Over the twitter wire this afternoon, news has come that the Mariners are one of three finalists for the services of Justin Duchscherer, the other two being the Orioles and the Nationals. One can only imagine how agonizing the decision must be. Dan Connolly, who is breaking the story, adds that he has more than one major league offer on the table.
You probably remember Duchscherer from the Oakland A’s. He shut us out for seven innings last year, and has been an all-star twice in his career. He’s also been injured off and on, with hip, bicep, shoulder, and back injuries along with a bout with depression a couple years back. Over the past two seasons combined, he’s pitched fewer than 40.0 innings.
Assuming he’s healthy and his command is in order, he could be added to the Robertson/French/Pauley mix we have going for the final spot in the rotation and/or swingman. Duke is one of those weird pitchers that doesn’t have great stuff, but possesses a deep enough arsenal to keep hitters off-balance, and has managed to run a lower than average BABIP throughout his career, a .235 mark aiding his 2008 campaign. We can’t really expect him to do that again, but for an overall fit in the organization in the short-term, we could do worse than this.
Welcome to the last few weeks before spring training, everyone.
Edit: And now they’re out of it. Resume whatever activity you were occupied with before.
An interesting rumor has popped up this morning, as Joe Stiglich of the Contra Costa Times is reporting that the A’s are trying to swap Kevin Kouzmanoff for Chone Figgins. Ken Rosenthal has since confirmed the report, and he’s the most reliable guy in the business on this front. So, there’s almost certainly something to this.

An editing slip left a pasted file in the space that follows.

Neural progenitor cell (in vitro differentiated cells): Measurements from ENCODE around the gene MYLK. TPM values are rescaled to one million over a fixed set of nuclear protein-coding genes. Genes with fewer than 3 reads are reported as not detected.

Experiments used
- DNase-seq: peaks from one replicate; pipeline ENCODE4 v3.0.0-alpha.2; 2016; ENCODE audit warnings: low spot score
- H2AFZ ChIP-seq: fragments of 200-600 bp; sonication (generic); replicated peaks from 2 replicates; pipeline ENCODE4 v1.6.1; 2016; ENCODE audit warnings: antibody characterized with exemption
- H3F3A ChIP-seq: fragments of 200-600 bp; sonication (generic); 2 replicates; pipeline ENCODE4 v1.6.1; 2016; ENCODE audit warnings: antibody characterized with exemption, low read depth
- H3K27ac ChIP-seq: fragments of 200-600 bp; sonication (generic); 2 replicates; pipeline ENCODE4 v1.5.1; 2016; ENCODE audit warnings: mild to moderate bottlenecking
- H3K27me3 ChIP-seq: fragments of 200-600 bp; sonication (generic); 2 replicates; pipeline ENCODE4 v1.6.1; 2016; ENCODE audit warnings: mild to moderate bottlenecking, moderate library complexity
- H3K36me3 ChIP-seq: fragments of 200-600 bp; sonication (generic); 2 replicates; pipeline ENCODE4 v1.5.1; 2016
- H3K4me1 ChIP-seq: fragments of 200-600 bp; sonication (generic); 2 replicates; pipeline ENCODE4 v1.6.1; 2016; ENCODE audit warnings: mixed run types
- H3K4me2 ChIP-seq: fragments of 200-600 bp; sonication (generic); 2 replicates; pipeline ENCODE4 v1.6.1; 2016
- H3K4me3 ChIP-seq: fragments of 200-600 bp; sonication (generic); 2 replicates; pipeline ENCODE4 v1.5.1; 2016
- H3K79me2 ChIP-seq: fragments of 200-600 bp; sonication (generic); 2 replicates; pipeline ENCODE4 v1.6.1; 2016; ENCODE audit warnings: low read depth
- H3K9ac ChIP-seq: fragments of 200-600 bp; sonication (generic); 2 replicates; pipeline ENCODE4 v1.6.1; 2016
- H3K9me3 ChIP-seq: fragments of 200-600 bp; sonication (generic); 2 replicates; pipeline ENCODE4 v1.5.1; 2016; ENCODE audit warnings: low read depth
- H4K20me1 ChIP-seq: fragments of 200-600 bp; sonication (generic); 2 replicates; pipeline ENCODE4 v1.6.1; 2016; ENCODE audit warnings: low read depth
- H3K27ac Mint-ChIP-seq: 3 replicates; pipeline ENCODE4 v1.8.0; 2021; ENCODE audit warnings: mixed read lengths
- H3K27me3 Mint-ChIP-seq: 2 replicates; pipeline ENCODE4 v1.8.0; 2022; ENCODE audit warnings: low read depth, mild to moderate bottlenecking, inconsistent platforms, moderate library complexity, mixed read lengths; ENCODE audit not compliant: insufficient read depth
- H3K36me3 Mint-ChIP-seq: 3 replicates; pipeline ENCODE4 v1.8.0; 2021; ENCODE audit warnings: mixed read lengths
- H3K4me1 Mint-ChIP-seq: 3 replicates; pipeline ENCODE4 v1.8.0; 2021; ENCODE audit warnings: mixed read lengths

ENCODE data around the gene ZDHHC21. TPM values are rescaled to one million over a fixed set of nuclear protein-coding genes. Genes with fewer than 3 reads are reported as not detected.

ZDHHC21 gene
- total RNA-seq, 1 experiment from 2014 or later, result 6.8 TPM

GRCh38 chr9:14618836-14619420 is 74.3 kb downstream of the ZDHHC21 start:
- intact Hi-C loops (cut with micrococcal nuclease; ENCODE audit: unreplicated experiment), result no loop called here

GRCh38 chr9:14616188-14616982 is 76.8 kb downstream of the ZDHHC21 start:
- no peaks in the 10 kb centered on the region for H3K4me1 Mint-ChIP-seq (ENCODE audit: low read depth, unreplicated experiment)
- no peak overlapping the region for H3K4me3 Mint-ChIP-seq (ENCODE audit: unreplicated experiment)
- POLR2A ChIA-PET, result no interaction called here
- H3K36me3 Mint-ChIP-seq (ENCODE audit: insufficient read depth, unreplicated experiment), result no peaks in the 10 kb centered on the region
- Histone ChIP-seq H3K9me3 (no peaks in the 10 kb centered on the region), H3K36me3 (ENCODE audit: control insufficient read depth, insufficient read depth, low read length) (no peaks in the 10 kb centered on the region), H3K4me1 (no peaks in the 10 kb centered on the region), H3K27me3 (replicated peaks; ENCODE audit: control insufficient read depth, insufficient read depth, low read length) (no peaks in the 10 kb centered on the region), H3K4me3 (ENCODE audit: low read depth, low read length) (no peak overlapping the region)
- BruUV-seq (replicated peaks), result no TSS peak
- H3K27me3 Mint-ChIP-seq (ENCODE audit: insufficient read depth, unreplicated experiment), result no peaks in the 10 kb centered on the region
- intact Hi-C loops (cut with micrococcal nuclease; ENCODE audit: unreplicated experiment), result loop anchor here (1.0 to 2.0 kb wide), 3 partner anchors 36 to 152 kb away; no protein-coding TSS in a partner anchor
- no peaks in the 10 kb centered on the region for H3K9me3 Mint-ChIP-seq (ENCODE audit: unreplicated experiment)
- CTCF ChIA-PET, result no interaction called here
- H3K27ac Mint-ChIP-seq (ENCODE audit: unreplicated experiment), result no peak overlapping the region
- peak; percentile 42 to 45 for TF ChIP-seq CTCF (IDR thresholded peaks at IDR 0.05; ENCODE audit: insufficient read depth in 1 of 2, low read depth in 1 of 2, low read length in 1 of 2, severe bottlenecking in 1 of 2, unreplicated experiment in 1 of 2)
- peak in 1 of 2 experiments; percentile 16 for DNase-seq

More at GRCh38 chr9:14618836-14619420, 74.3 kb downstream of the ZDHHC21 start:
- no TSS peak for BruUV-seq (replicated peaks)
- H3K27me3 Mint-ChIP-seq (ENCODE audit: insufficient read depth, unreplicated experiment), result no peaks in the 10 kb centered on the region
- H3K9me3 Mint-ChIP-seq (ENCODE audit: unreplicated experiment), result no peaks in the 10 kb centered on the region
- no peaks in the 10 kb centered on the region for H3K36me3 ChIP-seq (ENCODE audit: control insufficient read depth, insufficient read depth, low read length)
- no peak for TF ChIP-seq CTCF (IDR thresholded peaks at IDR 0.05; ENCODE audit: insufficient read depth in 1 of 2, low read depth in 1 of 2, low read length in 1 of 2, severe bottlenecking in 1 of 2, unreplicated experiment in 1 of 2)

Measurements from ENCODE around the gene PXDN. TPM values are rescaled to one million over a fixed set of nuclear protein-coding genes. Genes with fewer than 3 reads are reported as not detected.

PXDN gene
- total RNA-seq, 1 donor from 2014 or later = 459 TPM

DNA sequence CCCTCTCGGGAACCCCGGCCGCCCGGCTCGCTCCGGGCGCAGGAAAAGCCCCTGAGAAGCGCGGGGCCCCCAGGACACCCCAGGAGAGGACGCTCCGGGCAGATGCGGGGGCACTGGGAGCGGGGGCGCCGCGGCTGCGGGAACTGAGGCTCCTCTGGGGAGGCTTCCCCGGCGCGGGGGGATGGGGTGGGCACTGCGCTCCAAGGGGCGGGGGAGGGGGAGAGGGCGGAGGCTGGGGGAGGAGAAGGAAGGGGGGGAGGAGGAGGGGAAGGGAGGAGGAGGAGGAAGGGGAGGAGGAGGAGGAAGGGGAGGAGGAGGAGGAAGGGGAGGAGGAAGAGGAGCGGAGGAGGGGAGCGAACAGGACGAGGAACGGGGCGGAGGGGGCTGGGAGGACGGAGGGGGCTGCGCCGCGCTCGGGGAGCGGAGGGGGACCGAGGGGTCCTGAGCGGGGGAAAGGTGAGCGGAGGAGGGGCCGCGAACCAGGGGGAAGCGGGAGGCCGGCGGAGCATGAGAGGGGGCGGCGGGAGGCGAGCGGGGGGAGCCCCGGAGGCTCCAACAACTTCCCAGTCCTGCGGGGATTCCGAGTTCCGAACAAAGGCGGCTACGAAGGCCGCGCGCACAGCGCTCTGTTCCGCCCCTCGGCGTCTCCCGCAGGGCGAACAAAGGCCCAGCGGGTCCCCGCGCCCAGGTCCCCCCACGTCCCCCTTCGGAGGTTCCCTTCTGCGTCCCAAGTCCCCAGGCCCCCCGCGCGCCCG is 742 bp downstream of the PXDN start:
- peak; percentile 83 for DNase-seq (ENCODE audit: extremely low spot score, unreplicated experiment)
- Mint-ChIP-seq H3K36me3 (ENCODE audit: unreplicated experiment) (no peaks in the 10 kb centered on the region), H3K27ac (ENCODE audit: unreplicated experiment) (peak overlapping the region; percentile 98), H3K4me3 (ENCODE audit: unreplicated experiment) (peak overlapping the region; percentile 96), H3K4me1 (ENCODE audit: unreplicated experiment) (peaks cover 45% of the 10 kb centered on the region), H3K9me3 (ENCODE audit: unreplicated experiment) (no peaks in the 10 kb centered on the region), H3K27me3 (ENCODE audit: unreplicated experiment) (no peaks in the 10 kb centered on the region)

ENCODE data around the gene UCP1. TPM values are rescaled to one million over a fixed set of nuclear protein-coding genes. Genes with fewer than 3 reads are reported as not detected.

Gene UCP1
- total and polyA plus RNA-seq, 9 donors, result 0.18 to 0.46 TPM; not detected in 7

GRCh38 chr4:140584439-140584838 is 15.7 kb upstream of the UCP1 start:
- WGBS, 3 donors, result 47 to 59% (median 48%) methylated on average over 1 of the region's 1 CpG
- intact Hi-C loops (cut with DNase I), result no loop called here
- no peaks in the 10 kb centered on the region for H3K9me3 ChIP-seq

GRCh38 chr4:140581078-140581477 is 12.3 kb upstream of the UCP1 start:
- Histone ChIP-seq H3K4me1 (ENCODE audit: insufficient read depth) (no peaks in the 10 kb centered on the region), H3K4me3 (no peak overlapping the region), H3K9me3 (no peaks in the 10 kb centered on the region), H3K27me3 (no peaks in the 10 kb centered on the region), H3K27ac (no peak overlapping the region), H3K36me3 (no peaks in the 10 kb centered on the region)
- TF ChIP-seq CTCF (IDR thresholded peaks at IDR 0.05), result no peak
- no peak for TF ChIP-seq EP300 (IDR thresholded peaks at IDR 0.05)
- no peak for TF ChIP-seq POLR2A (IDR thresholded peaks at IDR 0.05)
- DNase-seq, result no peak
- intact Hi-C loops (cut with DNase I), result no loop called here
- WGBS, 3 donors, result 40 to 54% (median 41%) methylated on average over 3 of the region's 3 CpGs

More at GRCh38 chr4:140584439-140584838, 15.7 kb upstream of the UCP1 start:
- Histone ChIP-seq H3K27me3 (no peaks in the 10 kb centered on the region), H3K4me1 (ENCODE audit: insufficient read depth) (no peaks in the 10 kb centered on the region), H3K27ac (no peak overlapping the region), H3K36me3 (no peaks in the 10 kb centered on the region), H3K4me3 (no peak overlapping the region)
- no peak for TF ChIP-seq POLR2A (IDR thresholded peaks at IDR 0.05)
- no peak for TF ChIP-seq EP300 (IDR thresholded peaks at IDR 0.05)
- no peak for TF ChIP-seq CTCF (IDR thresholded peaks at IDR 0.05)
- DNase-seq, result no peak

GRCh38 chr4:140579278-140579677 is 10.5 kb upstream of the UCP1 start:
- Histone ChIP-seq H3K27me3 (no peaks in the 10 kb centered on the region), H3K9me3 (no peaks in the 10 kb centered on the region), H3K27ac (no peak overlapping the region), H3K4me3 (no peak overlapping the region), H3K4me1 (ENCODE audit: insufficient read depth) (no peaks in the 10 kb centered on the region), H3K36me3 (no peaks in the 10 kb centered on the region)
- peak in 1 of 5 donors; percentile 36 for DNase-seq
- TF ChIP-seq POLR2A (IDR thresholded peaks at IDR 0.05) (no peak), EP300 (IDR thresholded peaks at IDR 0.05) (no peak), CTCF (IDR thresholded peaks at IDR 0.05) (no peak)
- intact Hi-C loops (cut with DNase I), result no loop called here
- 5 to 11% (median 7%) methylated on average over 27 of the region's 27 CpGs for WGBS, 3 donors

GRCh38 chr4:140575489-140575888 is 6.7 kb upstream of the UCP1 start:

If the M’s have a chance to unload Figgins’ contract, they have to do it. I wrote about why they should trade Figgins back in August. Circumstances have changed since they signed him last winter, and at this point, he’s unlikely to still be a positive asset by the time the Mariners are ready to challenge for the AL West title again. Unless the A’s are asking the M’s to pick up significant amounts of money, the answer to any deal where the M’s get to dump the rest of his contract should be yes.
Beyond just dumping Figgins, though, Kouzmanoff actually would be a decently valuable piece to get back in return. By UZR, he’s an above average defender at third, rating out at +6.1 runs per 150 games over his career. He’s not Adrian Beltre, but he can play a pretty solid third base. Offensively, he’s actually kind of similar to Jose Lopez (commence cringing… now) in that he doesn’t walk much, has slightly above average power, and has played his entire career in home parks that have been disastrous for him. Kouzmanoff’s overall numbers don’t look great, but his home/road splits are pretty telling: .242/.288/.386 at home, .273/.315/.461 on the road. While he won’t get much of a boost while playing in Safeco, we at least don’t have to adjust his numbers down, as we do with most right-handed bats. We already know about how well he’ll hit in ridiculous pitcher’s parks, since he’s done it his whole career.